About this team
The overall goal of our research is to improve gut health, based on the paradigm that nutrition, intestinal microbiota, gut mucosa and the brain intensively interact with each other. Initially we focus on impaired gut health in patients with IBS (irritable bowel syndrome) as well as in the elderly. In the near future, we will also direct our research towards improving aspects of brain function associated with mood, anxiety, ADHD and autism.
Our research is based on inter-disciplinary problem definition. Biomedical as well as psychosocial researchers collaborate closely. We primarily perform human research with a clear anchoring in clinical practice and public health, which facilitates the translational research process and valorisation of research results.
The research group represents disciplines like gastroenterology, nutrition, biomedicine, microbiology, immunology, neurology, clinical psychology and bioinformatics.
Clinical and experimental models
As we prioritise human models in our research, we heavily depend on enrolling patients and healthy subjects in the studies. The primary research materials are tissue samples from the intestinal tract (biopsies) as well as faecal, salivary and blood samples. The techniques we currently apply comprise:
- Analysis of the intestinal microbiota (faeces as well as mucosa) from both a descriptive and functional perspective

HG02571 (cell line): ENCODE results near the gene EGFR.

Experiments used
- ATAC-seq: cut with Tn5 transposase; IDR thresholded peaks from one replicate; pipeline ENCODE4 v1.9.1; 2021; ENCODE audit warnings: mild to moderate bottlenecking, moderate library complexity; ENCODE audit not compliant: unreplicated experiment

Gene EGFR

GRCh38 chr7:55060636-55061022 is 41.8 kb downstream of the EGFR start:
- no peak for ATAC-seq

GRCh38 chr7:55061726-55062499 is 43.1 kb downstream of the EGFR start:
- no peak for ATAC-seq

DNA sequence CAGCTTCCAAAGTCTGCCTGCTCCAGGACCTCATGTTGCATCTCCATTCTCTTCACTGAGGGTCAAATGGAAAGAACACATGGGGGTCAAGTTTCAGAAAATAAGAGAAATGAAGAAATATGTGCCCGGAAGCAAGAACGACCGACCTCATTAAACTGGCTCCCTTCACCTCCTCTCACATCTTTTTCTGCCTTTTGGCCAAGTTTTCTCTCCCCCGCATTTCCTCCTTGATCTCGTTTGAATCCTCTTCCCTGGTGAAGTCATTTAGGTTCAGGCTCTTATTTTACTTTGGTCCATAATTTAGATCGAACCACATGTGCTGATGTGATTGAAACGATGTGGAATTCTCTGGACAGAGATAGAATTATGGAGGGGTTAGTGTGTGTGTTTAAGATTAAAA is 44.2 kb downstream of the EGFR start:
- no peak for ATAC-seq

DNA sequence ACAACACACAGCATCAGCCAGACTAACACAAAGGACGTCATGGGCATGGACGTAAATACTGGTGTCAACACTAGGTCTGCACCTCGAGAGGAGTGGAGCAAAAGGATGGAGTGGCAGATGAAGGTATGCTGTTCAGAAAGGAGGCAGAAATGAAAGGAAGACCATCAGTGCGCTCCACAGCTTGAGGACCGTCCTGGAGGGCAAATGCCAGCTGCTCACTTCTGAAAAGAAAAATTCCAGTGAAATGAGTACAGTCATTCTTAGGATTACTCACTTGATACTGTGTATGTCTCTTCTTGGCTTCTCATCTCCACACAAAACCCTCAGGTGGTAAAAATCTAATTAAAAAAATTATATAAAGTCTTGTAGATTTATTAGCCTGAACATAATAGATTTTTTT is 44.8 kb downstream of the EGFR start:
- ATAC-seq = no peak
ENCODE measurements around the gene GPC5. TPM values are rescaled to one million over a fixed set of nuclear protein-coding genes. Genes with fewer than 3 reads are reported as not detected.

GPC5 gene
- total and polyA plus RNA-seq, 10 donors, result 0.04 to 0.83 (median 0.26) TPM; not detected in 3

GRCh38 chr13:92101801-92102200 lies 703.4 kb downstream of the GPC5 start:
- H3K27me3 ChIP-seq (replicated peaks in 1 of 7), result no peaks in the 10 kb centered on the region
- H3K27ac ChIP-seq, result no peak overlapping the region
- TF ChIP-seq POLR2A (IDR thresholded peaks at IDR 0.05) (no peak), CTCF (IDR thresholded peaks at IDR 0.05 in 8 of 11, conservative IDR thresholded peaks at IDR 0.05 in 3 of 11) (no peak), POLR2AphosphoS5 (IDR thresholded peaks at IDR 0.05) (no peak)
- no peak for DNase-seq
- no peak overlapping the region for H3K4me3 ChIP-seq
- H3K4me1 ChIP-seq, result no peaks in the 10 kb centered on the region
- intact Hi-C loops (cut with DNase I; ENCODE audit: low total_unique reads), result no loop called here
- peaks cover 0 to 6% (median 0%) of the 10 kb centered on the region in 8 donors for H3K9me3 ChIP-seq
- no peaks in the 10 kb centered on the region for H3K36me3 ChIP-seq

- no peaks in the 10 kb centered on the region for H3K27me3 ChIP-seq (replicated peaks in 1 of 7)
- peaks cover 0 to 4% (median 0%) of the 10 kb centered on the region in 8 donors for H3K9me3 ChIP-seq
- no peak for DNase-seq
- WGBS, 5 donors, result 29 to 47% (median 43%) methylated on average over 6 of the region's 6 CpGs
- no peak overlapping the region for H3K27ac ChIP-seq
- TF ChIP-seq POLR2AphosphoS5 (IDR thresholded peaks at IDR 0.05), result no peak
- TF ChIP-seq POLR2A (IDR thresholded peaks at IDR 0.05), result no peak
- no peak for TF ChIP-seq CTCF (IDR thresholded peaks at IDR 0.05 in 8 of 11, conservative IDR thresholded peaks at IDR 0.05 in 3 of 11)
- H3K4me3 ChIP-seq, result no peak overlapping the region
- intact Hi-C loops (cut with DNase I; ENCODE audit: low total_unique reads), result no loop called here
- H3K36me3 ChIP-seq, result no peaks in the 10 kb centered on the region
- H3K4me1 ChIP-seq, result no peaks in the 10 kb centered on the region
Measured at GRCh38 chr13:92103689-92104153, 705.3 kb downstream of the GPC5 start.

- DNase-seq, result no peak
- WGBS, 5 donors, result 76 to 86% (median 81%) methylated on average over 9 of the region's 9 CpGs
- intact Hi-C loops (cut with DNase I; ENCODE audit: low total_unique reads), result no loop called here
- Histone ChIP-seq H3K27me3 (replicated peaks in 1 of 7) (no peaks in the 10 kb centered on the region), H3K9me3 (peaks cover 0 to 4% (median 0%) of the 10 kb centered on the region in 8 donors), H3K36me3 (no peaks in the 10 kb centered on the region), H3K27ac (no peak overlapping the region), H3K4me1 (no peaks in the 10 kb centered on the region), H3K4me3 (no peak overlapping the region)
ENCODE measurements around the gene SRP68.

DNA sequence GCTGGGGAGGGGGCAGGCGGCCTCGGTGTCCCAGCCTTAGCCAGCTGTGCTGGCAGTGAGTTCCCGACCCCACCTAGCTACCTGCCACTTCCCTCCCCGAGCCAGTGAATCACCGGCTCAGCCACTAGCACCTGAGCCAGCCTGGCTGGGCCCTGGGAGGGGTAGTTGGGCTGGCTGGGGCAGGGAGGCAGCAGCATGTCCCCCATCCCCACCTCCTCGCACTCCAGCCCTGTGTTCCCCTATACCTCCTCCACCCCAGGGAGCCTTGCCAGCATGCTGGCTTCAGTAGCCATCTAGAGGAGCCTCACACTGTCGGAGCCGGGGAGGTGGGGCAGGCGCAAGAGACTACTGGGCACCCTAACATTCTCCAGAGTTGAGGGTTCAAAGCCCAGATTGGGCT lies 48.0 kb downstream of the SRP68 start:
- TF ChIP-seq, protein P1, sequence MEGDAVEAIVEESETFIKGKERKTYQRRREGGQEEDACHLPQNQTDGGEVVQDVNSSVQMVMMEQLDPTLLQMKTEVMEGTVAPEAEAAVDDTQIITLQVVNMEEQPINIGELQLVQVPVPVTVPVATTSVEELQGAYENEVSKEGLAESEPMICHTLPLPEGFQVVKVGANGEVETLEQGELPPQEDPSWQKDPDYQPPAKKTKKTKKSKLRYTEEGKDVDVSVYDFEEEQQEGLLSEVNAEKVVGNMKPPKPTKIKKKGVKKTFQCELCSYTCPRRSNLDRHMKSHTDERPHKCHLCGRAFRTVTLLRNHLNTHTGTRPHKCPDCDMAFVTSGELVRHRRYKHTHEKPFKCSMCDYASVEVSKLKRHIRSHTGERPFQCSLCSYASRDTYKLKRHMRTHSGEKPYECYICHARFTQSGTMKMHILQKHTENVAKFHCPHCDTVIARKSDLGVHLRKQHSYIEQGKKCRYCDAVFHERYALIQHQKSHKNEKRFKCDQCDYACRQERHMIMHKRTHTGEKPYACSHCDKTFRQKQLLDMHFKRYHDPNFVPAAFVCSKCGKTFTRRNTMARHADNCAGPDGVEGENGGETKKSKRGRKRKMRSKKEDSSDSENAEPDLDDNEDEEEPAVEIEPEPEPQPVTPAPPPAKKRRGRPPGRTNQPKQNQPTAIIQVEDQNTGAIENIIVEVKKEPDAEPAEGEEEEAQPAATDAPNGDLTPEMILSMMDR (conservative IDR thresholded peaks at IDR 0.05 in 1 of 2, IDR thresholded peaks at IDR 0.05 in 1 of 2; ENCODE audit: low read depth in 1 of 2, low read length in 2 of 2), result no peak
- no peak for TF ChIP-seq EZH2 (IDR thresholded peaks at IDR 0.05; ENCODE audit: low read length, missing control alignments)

- Ex vivo measurement of intestinal mucosal barrier function using e.g. Ussing chamber model
- Various types of perfusion techniques in order to expose defined sites and segments of the bowel with specific microbiota or substances
- Measure visceral perception using the barostat technique
- Measuring modulations of brain activity in response to various stimuli using functional brain imaging (fMRI)
- Measure levels and effects of stress and anxiety by various biological and psychological methods
The research group has extensive national an international collaboration with e.g. Linköping University, Karolinska Institute, Wageningen University Research Centre (The Netherlands), Helsinki University (Finland), UCLA (USA) as well as a number of companies mainly active within the food and nutrition sector.